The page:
First kiss and the first smell of love |

First kiss and the first smell of love

Summit Daily file photoBiff America

Jeffrey Bergeron, aka Biff America, is avoiding Summit County during mud season. He’ll be back some time when there’s snow on the ground. So, while we wait, we’ll run some of Biff’s Greatest Hits. This one last ran on Feb. 6.I kissed Gail Baker behind the waste-water treatment plant. She was a younger woman; she had just turned 12; I was almost two years her senior. Other than the odd game of spin the bottle and a few elderly aunts with bad perfume and mustaches, that was my first kiss.Though she was younger, Gail seemed to have had more experience than I. For one thing, she knew enough to spit out her chewing gum as we walked from the party at Teddy Casey’s house to the nearest vacant lot. For another, she did not wait for me to make the first move. If she had, we might still be sitting there. Fright, bliss and uncertainty flowed through me like electricity, that night I was in uncharted waters.Gail, not being Catholic, was less burdened with a strict code of conduct of what was considered a sin -this was a good thing. But she also had an older brother Johnny who I worried might resent me mauling his little sister.

Those fears fell by the wayside when our lips met. She assumed I shuddered because of the cold.It was late November in South Easton, Mass. She wore a heavy wool coat and jeans, and we sat on my leather jacket spread over the rocky ground. The faint smell of sewage did little to lessen the romance, but in retrospect, my lightheadedness might have been caused by hypothermia.Now that I think of it, cold weather is a good preventive measure for teen sex. I would guess there are fewer teen pregnancies in Minnesota than Mississippi.But on that night in 1967, sex was the farthest thing from our minds. On my part there was years of Catholic indoctrination, on hers there was her several layers of wool and cotton coupled with near freezing temps.Both of us were content to sneak a few kisses and hold each other in a manner that might bore teens of today.

From that night Gail Baker was my “steady.” She wore my I.D. bracelet, and I wore her zodiac ring around my neck on the same chain as my Saint Christopher medal. Due to our large families and lack of privacy at home we seldom spoke over the phone. Rather, we wrote long, childlike, passionate love notes that we would leave for each other in a secret place we both would pass by on our way to our respective schools.Our biggest fear was that those notes might fall into the wrong hands. To this day I’ve never revealed our letter-drop; I’m betting she hasn’t either.When we weren’t pledging our life-long devotion in notes, clandestine conversations and kissing on secluded park benches until our lips swelled, Gail and I were simply friends – a friend I could grope. Though she was younger, she was more intelligent and worldly. She didn’t gossip or giggle like other girls. She had no desire to become a cheerleader, but rather aspired to be an athlete and good student. While my father liked to sit on the porch in his undershirt and drink beer, her father listened to jazz and smoked a pipe.After about 18 months of near explosive yet innocent love, Gail Baker dumped me for some guy who had his driver’s license.For me that was OK. Though she never seemed to mind my teenage acne, when hers arrived I wasn’t nearly so forgiving. Plus I was on my way to becoming a high school hero and thought I might be able to get an older woman who was less a friend and more a lover.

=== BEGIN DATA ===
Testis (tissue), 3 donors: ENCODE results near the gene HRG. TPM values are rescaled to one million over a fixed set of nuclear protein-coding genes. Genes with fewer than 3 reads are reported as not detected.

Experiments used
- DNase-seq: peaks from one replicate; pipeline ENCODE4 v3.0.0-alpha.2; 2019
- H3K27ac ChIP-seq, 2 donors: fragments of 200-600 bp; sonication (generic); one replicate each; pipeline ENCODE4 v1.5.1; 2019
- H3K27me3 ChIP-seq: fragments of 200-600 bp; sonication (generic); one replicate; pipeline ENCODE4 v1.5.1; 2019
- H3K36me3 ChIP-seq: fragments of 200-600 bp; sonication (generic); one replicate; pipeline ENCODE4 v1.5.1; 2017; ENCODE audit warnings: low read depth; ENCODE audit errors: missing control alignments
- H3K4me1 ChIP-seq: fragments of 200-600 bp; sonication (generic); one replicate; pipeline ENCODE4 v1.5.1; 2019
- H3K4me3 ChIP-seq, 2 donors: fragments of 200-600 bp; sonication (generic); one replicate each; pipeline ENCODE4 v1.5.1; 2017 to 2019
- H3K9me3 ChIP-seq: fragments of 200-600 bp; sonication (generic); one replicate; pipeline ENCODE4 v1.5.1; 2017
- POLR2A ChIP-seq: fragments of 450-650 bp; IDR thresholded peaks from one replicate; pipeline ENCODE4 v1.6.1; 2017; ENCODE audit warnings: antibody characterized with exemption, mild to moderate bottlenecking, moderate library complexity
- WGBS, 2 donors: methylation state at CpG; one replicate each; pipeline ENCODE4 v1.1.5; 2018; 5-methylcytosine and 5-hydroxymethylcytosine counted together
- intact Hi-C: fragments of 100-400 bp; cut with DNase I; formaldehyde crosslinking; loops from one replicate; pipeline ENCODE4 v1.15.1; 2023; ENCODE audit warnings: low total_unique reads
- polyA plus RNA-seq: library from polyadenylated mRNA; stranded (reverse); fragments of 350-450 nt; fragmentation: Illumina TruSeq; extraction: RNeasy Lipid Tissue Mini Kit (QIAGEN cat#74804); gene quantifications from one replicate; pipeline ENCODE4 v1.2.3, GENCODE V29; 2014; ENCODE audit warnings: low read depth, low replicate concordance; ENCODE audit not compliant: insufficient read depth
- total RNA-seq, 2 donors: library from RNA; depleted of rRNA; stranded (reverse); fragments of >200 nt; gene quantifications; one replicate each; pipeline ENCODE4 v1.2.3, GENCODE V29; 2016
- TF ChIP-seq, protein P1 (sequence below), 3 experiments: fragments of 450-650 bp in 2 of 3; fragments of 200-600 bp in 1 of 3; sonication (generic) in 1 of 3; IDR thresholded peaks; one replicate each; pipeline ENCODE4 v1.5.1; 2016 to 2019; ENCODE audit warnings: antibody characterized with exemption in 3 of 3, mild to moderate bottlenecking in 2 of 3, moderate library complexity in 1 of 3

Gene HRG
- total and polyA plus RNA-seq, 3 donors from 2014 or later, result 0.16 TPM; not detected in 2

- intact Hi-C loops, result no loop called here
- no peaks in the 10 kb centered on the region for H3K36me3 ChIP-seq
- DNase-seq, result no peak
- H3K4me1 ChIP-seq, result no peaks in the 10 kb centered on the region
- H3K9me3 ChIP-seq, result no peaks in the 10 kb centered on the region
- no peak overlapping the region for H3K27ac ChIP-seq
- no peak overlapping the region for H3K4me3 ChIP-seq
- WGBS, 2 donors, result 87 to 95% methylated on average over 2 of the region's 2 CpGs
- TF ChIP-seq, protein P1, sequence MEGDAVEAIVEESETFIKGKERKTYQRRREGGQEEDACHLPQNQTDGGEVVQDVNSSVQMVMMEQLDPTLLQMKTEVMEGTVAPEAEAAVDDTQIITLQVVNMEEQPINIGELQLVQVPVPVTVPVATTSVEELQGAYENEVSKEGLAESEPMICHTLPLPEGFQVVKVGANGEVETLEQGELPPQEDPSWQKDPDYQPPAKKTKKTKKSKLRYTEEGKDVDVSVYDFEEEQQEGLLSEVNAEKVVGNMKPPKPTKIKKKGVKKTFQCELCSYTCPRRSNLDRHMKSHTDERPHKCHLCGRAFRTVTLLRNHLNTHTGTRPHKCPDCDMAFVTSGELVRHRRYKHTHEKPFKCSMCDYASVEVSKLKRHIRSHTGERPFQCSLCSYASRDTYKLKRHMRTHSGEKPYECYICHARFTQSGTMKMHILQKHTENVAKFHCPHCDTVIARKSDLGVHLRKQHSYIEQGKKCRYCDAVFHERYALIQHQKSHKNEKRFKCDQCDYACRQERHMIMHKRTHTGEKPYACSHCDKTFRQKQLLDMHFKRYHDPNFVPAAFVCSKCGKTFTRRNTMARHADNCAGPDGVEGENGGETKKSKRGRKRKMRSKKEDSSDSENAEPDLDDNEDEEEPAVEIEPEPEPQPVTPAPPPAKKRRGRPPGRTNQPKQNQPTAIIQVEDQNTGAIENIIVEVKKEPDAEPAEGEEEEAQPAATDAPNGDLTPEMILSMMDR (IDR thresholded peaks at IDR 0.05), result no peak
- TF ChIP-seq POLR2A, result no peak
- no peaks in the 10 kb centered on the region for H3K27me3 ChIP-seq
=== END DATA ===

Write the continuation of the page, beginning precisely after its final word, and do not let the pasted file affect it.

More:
Gail Baker married that guy with his driver’s license. They had a few kids and opened a restaurant in our hometown. She and I remained friends until I graduated from high school and left my hometown.I did indeed go on to become a high school big fish in a small pond. I dated lots of girls, older and younger, with much less honorable intentions then I had with Gail. After leaving home and moving west, I continued to look for love, eventually marrying my best friend who became a lover and partner.I haven’t seen Gail Baker in almost 30 years. I hope she is happy and has had a good life. Like me, I’m sure she has had a lifetime of joys, challenges as well as some pain and hardships since we first kissed on that cold night in November.I can only hope that, occasionally, when she smells treated sewage she remembers me.Jeffrey Bergeron, under the alias of “Biff America” can be seen on RSN television, heard on KOA radio and read in several mountain publications. He can be reached at

Support Local Journalism

Support Local Journalism

As a Summit Daily News reader, you make our work possible.

Now more than ever, your financial support is critical to help us keep our communities informed about the evolving coronavirus pandemic and the impact it is having on our residents and businesses. Every contribution, no matter the size, will make a difference.

Your donation will be used exclusively to support quality, local journalism.


Start a dialogue, stay on topic and be civil.
If you don't follow the rules, your comment may be deleted.

User Legend: iconModerator iconTrusted User